Everyone’s been talking about e-bikes, and there’s a dizzying array of bikes and products for that growing market; but the Ridekick electric-assist trailer stands out from the crowd. The idea with the Ridekick is to put the battery in a trailer instead of on your bike. The added benefits are that you get some added cargo space and you can attach it to any bike. The battery drives the wheels of the trailer and the power goes right to your rear axle. Ridekick uses a cheaper lead acid battery which makes this system considerably cheaper than others (MSRP $549). The lead acid battery is also heavier, but with the weight just inches from the ground, it actually improves the stability of the trailer and doesn’t have the same negative impacts as having it attached to your frame or a rear rack. The whole unit weighs 39 pounds.

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Chamois cream for him and her: DZ Nuts and Hoo Ha Ride Glide

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Care for down there.

J.R. and I saw a lot of interesting things in our four days at Interbike, but there are two products whose names we just can’t seem to get out of our heads: DZ Nuts and Hoo Ha Ride Glide. Both products are creams that keep you comfortable you know where.

DZ Nuts promises that they use “only the finest ingredients for your goods” and they’ve got pro racer and uber-sprinter Mark Cavendish as one of their poster boys. The cream is meant to tame saddle sores and keep you feeling good down there no matter how many miles you put in. It’s a mix of tea tree oil (for its anti fungal properties), evodia (a Chinese herb with anti-inflammatory and wound healing properties) and masterwort (another wound healing agent from the Swiss Alps and used by the ancient Greeks).

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Interbike: The holy grail and other finds from Day Two

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It was a busy day on the show floor. Here’s the stuff that caught my eye…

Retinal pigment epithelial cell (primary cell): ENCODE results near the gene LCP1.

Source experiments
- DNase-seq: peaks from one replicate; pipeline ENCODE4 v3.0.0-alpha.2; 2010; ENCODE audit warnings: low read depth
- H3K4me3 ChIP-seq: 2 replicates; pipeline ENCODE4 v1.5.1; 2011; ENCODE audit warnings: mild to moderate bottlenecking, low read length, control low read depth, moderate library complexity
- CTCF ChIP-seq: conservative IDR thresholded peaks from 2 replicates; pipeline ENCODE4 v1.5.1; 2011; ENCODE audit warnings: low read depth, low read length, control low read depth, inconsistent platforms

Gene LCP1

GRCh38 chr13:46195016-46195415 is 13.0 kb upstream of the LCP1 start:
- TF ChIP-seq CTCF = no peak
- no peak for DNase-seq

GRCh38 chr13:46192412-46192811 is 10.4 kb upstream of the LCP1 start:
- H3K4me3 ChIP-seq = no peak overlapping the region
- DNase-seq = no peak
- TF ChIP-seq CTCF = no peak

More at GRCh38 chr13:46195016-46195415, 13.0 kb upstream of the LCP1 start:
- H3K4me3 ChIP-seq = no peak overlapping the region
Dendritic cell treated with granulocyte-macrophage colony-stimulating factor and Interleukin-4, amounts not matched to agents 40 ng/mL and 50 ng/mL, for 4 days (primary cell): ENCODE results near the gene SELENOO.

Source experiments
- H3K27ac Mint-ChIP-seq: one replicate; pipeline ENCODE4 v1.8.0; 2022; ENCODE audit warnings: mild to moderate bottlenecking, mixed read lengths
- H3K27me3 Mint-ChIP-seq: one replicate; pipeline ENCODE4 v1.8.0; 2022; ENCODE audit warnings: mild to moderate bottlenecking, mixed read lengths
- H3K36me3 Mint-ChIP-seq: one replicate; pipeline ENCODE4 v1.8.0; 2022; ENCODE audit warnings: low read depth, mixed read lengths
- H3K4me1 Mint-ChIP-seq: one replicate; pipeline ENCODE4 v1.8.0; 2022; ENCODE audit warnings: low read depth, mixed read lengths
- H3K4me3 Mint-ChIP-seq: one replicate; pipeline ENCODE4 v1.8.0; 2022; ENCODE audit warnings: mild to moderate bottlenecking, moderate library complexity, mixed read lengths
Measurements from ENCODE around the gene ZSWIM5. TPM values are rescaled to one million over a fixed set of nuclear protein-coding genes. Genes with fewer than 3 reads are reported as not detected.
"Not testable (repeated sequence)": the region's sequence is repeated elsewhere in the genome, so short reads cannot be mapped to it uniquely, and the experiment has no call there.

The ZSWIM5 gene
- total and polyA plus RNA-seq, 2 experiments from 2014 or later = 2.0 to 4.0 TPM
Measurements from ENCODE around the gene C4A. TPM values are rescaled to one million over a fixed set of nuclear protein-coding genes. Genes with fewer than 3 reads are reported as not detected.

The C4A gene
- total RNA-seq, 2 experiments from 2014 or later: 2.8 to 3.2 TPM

Hutchinsons flatless tire system

First, Hutchinson claims to have solved one of the bike industry’s biggest unsolved mysteries — the flat-proof tire. Their new “Serenity” system looks very promising. It consists of a specially made tire and an “insert” developed by what the Hutchinson rep called a “proprietary solid polymer developed by our aerospace division.”

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Interbike: A look at what’s new from Surly

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Surly bikes at Interbike

Have a seat at the Surly booth.
(Photos © J. Maus)

Surly Bikes has made a solid name for themselves over the years by offering well-built, versatile, and affordable steel bikes. You can hardly ride for five minutes in Portland without seeing one. I took a tour around their booth today with employee Emily Richard to find out what’s new.

The big news from Surly is their new Trailer (capitalized because that’s actually the model name). The Trailer is a bare-bones, heavy duty chunk of steel that’s rated to carry 300 pounds. Check it out…

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A $550 longtail and other interesting bikes from Sun Bicycles

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Sun bikes at Interbike

These two bikes show the range of
bikes made by Sun Bicycles.
(Photos © J. Maus)

Day Two here at Interbike and I’ve got lots of new product information and photos to share. I’ll start with Sun Bicycles, which was one of the more memorable booths I visited today in part because of their $550 (estimated retail) longtail “Atlas” cargo bike. In addition to that low-priced longtail, they’ve also got a sand bike and some interesting tadpole trikes and a handcycle.

At a show filled with lots of carbon fiber race machines, it’s great to see a company serving folks who want to ride but have special needs (the City of Portland purchased trikes from Sun for their Senior Cycling program).

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Interbike: Dispatch from the show floor: Day One

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Interbike-3

Colorful front racks from Basil.
-Slideshow below-
(Photos © J. Maus)

I’ve got to get back out onto the show floor, but I wanted to share some of the bits and bikes I checked out yesterday.

Basil bags from The Netherlands are very solid and attractive. They’ve got a full range for daily riding. Their business “Select” line is water resistant (comes with rain cover) and has a new hook system that has an extra lock for security. They also make colorful baskets and sturdy front racks.